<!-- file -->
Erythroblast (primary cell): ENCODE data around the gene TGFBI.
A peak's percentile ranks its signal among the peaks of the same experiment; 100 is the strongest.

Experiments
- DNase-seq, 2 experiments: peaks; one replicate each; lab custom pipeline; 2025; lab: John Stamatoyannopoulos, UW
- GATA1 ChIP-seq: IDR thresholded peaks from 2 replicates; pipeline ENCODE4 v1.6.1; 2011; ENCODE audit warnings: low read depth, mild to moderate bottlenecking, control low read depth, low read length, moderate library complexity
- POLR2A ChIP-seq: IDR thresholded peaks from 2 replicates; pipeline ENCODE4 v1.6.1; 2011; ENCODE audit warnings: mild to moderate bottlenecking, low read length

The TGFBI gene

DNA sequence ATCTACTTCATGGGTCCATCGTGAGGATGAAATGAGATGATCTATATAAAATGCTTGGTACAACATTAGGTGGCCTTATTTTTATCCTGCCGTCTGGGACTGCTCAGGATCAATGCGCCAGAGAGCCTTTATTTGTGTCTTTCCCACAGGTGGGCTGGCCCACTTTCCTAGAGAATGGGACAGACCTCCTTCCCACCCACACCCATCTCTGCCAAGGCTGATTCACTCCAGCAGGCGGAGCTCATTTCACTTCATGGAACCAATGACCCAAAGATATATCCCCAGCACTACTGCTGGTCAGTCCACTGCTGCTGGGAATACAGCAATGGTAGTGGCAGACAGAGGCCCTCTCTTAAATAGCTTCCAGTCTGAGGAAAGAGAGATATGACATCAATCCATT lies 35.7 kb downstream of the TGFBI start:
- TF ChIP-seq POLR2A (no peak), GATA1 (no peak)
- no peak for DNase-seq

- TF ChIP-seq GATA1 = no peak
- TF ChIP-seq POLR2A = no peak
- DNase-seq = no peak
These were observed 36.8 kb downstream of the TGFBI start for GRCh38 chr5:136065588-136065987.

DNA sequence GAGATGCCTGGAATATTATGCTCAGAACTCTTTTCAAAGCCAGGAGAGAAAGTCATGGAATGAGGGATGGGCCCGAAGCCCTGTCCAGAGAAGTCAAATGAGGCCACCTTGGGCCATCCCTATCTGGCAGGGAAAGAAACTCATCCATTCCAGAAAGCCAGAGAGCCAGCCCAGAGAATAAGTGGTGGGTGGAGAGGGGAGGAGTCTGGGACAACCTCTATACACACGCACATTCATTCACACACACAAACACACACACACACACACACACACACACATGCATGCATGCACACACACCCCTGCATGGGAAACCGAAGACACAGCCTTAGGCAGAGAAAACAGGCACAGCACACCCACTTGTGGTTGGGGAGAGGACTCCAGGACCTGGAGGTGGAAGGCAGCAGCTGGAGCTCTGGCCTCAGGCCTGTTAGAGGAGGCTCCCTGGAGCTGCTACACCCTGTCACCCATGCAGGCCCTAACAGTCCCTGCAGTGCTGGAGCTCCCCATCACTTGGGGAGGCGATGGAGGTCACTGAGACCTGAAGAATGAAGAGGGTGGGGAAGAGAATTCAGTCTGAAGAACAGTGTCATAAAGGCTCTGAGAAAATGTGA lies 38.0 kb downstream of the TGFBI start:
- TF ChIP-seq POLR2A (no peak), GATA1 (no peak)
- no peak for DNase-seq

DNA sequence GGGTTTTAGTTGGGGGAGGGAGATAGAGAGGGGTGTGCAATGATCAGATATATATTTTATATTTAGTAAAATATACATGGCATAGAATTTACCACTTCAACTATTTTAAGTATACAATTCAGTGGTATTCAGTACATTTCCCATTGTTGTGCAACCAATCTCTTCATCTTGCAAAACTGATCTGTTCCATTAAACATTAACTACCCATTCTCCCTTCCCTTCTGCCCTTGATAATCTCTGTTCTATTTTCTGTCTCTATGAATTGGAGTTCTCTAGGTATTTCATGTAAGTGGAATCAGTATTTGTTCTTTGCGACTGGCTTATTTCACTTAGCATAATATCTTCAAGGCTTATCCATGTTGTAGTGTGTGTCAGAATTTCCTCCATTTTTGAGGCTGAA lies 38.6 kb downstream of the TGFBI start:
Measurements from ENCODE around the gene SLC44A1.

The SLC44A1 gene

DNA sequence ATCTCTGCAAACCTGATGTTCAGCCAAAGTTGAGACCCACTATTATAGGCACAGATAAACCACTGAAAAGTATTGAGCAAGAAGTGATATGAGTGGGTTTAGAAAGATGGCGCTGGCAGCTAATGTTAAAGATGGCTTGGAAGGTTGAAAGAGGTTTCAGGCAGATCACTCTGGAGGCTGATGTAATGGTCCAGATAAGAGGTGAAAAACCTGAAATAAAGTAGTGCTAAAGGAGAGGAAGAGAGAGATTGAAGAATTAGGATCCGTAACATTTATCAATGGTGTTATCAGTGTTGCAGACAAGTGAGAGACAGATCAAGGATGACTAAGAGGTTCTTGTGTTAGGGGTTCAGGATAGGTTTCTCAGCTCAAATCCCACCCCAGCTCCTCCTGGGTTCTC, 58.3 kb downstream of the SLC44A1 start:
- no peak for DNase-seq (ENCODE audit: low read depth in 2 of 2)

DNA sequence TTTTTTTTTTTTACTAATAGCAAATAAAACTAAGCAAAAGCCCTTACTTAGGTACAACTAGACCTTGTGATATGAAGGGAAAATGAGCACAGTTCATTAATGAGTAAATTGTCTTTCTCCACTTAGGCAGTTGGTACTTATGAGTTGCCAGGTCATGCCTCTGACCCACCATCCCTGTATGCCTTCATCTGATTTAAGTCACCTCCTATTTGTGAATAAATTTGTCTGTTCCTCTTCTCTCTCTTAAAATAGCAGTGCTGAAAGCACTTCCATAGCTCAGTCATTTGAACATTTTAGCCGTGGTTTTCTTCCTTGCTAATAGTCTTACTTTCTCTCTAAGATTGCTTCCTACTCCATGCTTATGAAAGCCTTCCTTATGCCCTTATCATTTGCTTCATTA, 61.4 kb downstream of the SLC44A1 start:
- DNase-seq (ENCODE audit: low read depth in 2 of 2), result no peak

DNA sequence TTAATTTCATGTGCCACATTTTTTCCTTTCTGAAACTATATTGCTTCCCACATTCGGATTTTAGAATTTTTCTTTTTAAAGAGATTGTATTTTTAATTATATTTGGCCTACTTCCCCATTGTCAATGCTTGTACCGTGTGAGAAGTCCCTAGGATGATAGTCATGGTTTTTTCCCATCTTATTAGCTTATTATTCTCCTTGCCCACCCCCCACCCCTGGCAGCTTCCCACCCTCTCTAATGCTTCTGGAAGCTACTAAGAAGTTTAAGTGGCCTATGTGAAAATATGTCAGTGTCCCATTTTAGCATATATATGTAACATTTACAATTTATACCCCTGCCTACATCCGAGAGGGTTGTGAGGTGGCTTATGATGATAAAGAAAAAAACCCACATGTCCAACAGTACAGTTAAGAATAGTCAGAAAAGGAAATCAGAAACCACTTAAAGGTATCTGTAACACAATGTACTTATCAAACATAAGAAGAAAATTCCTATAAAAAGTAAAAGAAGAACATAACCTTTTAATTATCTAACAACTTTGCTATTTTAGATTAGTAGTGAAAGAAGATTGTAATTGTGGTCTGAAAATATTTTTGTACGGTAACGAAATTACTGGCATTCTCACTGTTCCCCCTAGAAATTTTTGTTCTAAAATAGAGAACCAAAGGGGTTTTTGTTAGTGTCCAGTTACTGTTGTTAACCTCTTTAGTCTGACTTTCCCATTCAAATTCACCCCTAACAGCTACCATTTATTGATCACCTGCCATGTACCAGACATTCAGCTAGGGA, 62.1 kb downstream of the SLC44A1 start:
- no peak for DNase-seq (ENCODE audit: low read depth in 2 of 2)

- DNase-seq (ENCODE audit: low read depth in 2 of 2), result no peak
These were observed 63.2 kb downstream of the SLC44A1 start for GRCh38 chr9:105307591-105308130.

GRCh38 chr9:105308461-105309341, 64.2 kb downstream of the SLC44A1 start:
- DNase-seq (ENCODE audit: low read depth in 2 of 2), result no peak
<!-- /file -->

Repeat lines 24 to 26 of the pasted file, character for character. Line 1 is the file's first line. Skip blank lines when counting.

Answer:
- DNase-seq (ENCODE audit: low read depth in 2 of 2), result no peak

DNA sequence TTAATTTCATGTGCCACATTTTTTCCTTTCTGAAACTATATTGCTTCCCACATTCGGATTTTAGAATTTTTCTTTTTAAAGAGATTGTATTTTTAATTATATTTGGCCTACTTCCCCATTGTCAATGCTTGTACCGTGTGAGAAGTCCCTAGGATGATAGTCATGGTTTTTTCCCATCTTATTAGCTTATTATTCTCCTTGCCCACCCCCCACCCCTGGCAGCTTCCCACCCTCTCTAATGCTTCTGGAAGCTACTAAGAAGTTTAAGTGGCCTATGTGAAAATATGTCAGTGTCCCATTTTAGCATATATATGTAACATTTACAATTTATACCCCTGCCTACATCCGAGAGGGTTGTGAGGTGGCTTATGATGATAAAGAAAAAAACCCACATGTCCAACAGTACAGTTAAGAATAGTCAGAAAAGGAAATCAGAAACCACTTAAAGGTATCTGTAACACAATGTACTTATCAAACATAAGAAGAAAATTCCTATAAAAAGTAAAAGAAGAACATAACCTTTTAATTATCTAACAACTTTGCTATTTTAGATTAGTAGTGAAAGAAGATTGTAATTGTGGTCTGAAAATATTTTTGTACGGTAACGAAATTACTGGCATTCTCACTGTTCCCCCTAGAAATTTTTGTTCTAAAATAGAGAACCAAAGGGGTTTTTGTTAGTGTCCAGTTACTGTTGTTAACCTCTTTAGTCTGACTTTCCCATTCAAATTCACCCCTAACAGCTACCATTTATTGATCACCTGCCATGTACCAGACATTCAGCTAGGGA, 62.1 kb downstream of the SLC44A1 start:
- no peak for DNase-seq (ENCODE audit: low read depth in 2 of 2)